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Dr. Pfeiffer
Dr. Pfeiffer, Doctor
Category: OB GYN
Satisfied Customers: 5986
Experience:  Ob/Gyn Doctor
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I am 38 years old and trying to get pregnant. Have tried for

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I am 38 years old and trying to get pregnant. Have tried for @6 months. Got pregnant 1x (for 7 weeks) then back to trying. I have had an endometrial cyst on my ovary that my doctor removed when I was 37. No problems since then. My doctor is recommending an HSG at this time. I sort of feel like even though I am older - 6 months isn't a long time to try - and since I did get pregnant 1x in the time period (but it failed) - I shouldn't escalate yet. I am in good shape (lift or run at least 5x a week), no medications, no smoking, no alcohol ever - the only thing I am missing is a vacation from a very stressful job (transactional attorney) where I have to travel a lot for work. Insurance kicks in in my state for infertility at 6 months of trying - so is this just getting escalated because of that. Am I way off on my estimation of percentages, etc.
When it comes to infertility the threshold really drops at the age of 35 as far as escalating to more aggressive testing and treatment.
This is not based on one's health or insurance, rather, we see a decline in fertility beginning at age 35 that drops fairly rapidly beyond age 37. Now, this does not mean natural pregnancy at 38 or beyond is impossible at all..that's not what I'm saying. We have to remember that a woman has her entire amount of eggs in her ovaries when she is still in her mother's womb...and, over the years, the genetic material in these eggs can become damaged due to environmental factors. So, this is the main reason women beyond 35 years old have a bit more difficulty beccoming pregnant and also why their risk of birth defects and miscarriages is higher.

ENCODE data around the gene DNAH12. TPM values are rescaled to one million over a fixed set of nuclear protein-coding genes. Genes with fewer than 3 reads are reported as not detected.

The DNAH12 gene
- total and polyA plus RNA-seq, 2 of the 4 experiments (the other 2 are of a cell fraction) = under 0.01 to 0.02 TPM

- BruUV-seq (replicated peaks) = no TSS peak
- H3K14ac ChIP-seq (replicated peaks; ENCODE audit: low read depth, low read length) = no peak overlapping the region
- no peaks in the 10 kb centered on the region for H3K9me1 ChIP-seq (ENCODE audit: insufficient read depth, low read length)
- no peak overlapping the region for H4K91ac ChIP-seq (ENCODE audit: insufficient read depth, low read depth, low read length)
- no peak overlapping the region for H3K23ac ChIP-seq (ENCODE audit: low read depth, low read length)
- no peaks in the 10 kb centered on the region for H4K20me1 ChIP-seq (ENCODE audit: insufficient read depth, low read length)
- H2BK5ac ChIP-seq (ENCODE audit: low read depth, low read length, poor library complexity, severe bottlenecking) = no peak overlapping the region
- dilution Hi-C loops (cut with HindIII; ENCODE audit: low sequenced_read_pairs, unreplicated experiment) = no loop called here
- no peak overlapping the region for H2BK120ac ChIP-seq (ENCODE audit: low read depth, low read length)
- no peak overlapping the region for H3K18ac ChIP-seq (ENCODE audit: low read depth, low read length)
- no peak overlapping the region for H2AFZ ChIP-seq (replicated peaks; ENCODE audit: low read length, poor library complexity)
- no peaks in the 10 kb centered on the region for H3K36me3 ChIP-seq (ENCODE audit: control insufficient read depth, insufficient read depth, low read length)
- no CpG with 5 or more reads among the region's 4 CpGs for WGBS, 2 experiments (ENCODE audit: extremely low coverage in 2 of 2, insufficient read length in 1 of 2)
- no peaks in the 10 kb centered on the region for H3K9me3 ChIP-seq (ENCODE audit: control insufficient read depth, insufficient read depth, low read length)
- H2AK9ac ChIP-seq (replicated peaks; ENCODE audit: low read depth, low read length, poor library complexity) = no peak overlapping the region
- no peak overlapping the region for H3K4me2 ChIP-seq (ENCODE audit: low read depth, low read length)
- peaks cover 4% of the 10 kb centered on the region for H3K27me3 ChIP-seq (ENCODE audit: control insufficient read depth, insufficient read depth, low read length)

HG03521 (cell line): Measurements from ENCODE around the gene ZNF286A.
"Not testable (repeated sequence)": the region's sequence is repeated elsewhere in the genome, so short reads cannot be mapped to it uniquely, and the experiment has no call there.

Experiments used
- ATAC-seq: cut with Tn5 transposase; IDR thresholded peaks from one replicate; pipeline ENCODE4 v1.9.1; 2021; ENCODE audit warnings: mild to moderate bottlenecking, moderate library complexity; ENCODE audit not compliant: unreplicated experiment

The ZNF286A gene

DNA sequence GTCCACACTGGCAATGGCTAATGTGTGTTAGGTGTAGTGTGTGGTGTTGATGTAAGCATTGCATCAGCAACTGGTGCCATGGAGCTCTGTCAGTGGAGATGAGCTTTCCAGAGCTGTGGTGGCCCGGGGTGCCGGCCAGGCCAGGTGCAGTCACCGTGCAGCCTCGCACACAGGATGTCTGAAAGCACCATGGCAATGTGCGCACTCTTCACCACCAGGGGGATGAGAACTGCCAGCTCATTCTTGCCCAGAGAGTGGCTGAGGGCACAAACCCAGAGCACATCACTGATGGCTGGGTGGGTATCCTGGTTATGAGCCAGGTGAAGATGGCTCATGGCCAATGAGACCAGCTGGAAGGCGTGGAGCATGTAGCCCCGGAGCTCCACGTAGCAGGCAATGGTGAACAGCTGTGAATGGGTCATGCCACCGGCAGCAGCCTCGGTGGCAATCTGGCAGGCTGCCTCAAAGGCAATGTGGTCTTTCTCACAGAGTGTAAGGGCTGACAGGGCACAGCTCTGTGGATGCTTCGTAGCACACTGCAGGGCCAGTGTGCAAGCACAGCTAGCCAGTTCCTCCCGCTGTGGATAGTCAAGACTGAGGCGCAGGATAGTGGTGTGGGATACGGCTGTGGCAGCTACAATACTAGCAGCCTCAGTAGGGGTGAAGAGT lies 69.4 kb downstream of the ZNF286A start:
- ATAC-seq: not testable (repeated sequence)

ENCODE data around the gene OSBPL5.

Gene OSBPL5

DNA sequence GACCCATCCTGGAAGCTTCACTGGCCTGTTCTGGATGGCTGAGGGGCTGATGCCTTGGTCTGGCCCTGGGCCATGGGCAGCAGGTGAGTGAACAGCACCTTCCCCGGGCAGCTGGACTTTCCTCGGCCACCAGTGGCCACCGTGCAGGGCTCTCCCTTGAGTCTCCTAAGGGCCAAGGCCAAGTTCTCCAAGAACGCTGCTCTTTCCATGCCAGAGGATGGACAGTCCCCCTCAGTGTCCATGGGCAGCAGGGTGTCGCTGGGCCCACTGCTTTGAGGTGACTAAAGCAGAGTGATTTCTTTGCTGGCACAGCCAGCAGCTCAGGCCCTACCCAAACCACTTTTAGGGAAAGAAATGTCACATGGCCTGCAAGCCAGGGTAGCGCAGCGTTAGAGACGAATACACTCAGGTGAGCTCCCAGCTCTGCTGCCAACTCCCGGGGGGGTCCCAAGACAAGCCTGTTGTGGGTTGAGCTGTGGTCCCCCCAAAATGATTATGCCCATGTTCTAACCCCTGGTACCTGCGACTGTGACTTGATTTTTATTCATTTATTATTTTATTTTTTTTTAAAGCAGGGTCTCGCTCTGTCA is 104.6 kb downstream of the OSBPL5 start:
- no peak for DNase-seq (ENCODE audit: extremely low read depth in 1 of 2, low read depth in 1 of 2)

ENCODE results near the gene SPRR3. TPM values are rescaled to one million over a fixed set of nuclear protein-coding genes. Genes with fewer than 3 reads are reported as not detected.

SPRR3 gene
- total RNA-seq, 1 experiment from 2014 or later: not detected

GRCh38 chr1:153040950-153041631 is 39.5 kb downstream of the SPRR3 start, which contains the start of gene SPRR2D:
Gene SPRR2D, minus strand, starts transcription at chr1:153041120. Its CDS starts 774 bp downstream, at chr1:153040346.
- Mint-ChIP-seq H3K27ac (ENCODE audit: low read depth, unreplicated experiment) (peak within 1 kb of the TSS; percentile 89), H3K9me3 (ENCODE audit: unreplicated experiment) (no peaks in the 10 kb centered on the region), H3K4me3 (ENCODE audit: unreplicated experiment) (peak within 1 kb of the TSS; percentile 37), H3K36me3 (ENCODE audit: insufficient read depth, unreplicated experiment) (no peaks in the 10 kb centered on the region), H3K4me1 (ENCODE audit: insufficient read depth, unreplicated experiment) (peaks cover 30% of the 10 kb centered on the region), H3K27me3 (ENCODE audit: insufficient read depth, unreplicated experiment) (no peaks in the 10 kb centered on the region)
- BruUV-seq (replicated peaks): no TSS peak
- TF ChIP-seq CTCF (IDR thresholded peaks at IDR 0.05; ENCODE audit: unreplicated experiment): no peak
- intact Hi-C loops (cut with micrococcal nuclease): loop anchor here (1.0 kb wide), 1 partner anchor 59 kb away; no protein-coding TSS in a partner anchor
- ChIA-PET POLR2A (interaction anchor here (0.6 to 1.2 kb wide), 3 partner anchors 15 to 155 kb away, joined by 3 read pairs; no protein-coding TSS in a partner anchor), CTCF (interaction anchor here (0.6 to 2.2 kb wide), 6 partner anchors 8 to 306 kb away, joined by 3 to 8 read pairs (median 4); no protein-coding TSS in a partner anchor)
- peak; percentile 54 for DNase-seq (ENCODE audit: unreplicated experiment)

So, while you sound like you are in great health and have taken very good care of yourself there are things that happen and you are exposed to that are out of your contro that may affect one's fertility (ie. radiation from flying in a plane for example)..I believe your doctor is doing the correct thing to help maximize your potential for having a baby.
Dr. Pfeiffer Ob/Gyn
Customer: replied 4 years ago.
Thanks - I think it sounds like it is a matter of percentages. So my Dr. is testing for the first possible failure by doing an HSG - and then wants to rapidly go to the next phase which is IVF - since I have asked to bypass months of hormones if she does believe that we should move me to the next level (going from natural to medically assisted pregnancy). We only want one child and it is late but I don't have a great sense of whether I have a 15% chance of getting pregnant naturally or whether I have a 50% chance - and should just try a couple more months naturally before elevating it. I was very encouraged that on the second try I did get pregnant (even if only for 7 weeks) -so maybe I am being bolstered by that thought.
The rough percentages drop from about 20% per month in a woman younger than 35 to about 2% per month at age 38 naturally.
So that gives you an idea.
Another thing you might ask your doctor is to do a test called AMH (antimullarian hormone) which will provide a number that correlates with your ovarian reserve...meaning how many immature follicles you have left. If the test result returns low enough suggesting you have several left, waiting another couple of month might be an option.
Conversely, if the number is ***** suggesting few follicle remaining...that would also give you a realistic idea on how likely IVF is to be successful.
Now, when you talk about fertility treatments you also have no real way to guarantee just one baby...chances of multiples increases with infertility treatments.
Dr. Pfeiffer
Customer: replied 4 years ago.
Thank you for this information. That really helps. Going in for the HSG on Thursday so just wanted to run through the parameters with another expert. You are right - fertility treatments can yield multiples - but they are all covered in Massachusetts and my doctor is willing to implant one at a time if I that should control better for that. Thank you again - I don't have any additional questions at this time. 2% a month is low. Puts it in perspective.'re welcome.
good luck and take care.
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thank you
Dr. Pfeiffer
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